One of my favorite publications, Slate, published an all-too-common example of blindly following the consensus:
The Lumia 900 smartphone that launched yesterday has the backstory of a summer blockbuster: Two aging veterans of the tech industry, Microsoft and Nokia, team up for one last caper ... Nokia's Lumia 900 is supposed to lead Windows into the mobile promised land and upend the rapidly emerging Apple/Google duopoly.That's an incredibly thin, short-sighted and uninformed analysis of the situation. The author followed that up by speaking of logistical blunders surrounding the launch of Nokia's NOK new phone on Easter Sunday. (That sort of thing has never happened to anybody else? Think Apple and China). He concluded by arguing that "Microsoft MSFT can't subsidize hardware manufacturers to make Windows Phone products because Microsoft's whole business is selling operating systems to hardware makers." 10 Stocks That Could Rise in Market Decline >> Fair point. Google's GOOG Android is open and free. Surely, Microsoft executives never considered the conundrum the Slate scribe presents. I have. And it leads me to one of two solutions (or a mix of both):
- Give the mobile OS away for free.
- Subsidize smartphone/tablet inclusion of Windows 8 by wheeling and dealing in other areas.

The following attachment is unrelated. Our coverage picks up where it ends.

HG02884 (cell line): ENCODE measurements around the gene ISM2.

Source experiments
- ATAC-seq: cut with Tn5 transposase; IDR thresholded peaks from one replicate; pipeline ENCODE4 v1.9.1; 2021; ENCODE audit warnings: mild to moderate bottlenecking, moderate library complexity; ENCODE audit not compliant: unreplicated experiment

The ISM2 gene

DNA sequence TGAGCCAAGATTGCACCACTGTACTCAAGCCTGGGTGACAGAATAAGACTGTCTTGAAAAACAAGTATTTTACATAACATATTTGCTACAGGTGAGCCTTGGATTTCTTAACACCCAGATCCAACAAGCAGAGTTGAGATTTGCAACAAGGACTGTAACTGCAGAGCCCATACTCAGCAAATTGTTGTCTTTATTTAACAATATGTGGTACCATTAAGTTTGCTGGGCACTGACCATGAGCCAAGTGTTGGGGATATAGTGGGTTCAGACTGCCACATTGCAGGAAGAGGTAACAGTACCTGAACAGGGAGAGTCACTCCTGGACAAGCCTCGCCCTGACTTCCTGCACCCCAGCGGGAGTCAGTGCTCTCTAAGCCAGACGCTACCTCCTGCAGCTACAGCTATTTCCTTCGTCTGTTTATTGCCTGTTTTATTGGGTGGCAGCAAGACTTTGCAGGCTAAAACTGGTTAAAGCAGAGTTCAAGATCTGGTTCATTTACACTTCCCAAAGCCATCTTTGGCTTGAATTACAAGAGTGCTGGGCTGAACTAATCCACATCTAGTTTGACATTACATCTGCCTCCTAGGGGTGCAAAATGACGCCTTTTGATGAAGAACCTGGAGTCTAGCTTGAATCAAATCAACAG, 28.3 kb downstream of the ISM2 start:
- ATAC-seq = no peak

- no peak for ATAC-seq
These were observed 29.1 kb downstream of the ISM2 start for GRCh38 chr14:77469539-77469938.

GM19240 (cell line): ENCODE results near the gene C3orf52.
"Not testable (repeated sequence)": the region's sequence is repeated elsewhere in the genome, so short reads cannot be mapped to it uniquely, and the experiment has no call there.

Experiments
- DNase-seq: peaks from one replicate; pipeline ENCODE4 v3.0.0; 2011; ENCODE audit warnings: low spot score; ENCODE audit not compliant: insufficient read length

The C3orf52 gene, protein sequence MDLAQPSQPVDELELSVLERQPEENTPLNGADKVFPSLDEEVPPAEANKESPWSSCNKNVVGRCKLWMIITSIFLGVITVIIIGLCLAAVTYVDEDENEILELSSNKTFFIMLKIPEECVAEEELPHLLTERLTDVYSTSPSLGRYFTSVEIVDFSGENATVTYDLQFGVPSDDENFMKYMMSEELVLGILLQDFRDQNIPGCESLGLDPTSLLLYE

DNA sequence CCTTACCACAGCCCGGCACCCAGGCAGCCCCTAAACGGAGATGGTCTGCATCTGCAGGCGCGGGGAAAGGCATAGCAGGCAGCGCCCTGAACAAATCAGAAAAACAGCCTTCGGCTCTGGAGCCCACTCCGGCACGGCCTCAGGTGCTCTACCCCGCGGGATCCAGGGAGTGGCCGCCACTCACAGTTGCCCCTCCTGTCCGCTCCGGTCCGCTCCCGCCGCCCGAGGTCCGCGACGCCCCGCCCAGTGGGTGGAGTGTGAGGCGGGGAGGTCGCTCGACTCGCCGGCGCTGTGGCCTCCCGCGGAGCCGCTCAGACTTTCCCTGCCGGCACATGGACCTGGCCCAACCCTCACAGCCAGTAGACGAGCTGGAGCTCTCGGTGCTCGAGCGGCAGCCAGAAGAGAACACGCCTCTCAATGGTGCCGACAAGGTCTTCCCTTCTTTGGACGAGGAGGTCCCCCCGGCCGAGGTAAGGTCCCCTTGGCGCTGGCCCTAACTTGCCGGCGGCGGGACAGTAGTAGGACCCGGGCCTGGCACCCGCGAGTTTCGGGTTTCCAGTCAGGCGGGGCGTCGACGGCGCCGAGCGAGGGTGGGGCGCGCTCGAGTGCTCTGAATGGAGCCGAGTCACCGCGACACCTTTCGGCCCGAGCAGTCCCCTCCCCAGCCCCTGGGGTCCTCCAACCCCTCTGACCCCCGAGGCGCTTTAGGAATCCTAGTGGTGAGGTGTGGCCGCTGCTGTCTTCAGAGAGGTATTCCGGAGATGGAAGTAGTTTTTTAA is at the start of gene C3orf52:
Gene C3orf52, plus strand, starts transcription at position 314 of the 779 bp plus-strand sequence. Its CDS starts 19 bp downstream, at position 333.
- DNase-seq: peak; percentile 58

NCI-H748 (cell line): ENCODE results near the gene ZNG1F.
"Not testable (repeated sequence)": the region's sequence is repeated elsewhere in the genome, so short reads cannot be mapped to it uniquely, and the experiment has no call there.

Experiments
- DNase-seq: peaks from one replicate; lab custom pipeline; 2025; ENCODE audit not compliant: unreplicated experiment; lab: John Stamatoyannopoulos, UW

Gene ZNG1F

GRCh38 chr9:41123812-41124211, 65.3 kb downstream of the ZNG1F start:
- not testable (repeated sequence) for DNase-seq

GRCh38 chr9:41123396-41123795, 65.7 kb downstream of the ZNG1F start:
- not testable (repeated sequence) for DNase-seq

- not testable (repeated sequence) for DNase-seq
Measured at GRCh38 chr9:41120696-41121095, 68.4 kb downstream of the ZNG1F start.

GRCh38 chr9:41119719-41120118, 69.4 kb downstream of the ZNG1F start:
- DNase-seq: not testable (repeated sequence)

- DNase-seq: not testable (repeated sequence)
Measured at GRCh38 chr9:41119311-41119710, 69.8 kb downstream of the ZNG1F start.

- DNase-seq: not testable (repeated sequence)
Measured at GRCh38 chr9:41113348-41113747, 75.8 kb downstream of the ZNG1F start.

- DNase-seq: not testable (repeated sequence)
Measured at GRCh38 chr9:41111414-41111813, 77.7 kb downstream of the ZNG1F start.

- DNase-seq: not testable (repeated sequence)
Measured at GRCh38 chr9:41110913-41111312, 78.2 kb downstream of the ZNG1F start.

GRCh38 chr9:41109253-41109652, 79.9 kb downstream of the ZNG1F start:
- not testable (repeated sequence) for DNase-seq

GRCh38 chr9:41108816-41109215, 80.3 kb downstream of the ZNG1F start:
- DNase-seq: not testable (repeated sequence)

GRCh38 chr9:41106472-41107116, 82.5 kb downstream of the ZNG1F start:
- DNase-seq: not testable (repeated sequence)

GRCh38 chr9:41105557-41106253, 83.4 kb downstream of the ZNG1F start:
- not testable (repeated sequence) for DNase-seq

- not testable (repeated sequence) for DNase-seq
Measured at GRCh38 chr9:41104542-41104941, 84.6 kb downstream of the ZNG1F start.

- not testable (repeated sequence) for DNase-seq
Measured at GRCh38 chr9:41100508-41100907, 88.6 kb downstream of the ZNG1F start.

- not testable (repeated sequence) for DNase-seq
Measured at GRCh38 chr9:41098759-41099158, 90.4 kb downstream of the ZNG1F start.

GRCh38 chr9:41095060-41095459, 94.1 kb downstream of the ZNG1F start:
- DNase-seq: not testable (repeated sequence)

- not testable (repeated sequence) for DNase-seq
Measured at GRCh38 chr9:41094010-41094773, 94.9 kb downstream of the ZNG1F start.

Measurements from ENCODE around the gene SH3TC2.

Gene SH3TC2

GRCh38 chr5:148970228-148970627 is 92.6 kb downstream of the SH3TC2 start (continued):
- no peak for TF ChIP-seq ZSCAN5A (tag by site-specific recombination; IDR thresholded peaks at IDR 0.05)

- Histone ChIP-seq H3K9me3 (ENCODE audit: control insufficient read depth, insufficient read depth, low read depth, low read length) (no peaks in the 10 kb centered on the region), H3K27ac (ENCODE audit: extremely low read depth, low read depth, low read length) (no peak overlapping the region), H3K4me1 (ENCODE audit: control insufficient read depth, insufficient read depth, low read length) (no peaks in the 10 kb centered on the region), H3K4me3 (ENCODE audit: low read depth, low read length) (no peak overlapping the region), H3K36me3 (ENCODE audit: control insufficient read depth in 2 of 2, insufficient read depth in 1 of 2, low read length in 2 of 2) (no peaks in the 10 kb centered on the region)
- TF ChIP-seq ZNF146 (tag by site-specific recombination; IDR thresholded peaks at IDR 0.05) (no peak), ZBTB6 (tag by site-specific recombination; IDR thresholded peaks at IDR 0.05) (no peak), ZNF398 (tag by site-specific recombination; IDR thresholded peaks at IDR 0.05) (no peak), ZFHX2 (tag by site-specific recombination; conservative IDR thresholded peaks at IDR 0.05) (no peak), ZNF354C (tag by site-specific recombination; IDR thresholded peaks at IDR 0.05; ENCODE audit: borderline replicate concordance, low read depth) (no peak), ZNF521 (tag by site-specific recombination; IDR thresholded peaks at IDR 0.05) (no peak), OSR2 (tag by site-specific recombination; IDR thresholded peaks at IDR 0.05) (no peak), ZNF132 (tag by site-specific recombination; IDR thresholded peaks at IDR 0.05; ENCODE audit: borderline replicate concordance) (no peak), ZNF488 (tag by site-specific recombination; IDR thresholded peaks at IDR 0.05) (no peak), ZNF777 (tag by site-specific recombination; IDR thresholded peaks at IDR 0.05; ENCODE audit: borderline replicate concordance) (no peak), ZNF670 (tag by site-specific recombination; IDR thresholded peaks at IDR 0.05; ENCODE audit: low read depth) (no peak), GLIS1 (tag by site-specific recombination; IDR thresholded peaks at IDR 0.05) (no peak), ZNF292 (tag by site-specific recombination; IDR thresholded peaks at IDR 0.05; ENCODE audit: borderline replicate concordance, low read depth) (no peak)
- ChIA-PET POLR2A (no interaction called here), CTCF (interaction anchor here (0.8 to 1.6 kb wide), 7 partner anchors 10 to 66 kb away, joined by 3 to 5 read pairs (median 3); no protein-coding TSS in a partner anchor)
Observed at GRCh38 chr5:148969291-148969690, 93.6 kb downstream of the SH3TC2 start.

People are lazy. If there's a browser already installed on their new computer -- free -- they'll likely use it, rather than go to the trouble of downloading another version. This has nothing to do with the quality of the browser or the "heroism" of Microsoft employees. Microsoft's share of the browser market would inevitably rise as consumers bought new computers and started up the default browser.10 Stocks Poised to Rise in Apple's Wake >> Granted, the author goes on to argue that Microsoft did not necessarily play fair and square. And that's really the entire point. Giants such as Microsoft and Apple often take the liberty of not playing it fair. That's one of the reasons they retain their enormity. Microsoft has not only thought of how to saturate Windows 8/Metro in the mobile marketplace, but has set itself up to do so. I almost feel comfortable guaranteeing this. Let's get beyond the obvious to something just slightly less obvious. Obvious: "Can't" is not in Microsoft's vocabulary. If you think it is, you're crazy, uninformed or blinded by Apple love. Slightly less obvious: Microsoft invested in Nokia for a reason. It needs a flagship hardware maker that needs Microsoft even more. The Microsoft partnership with Nokia is not merely an extension of Bill Gates' charitable work. Hardly. It's a shrewd move that just so happens to provide Nokia a much-needed bailout. This reality leads us to the reason why you should avoid the temptation of perceived "value" or upside in Sprint S and Research in Motion RIMM . Simply put, Sprint sold its soul to Apple. I certainly buy the argument that it had no other choice, but that only underscores the unworkable situation this disaster of a company finds itself in. Shockingly, RIM is even worse off. How to Turn Apple's Stock Into an Income Stream >> Microsoft is executing a strategic coup with Nokia. They're not teaming up for "one last caper." In fact, if you're going to get cute with words, you should refer to the Lumia launch as the pilot. RIM needed a partner. That partner could have been Sprint, but it would have made more sense for the company to pursue the rumor that it would power Amazon's apparently forthcoming smartphone. Instead, RIM went ahead with plans for BlackBerry 10 or whatever they're calling it. The second the company's new CEO (with a name you never heard of and really do not need to know) unveiled the new phones, RIMM stock took off to new lows. Expect this lack of vision to push RIM into the single digits alongside Sprint. Because companies such as Microsoft think of everything and then some, watch Microsoft flirt with $40 sooner rather than later. While I am not pouring my life savings into Nokia, it's a nice speculative derivative play on the moves Microsoft has yet to make.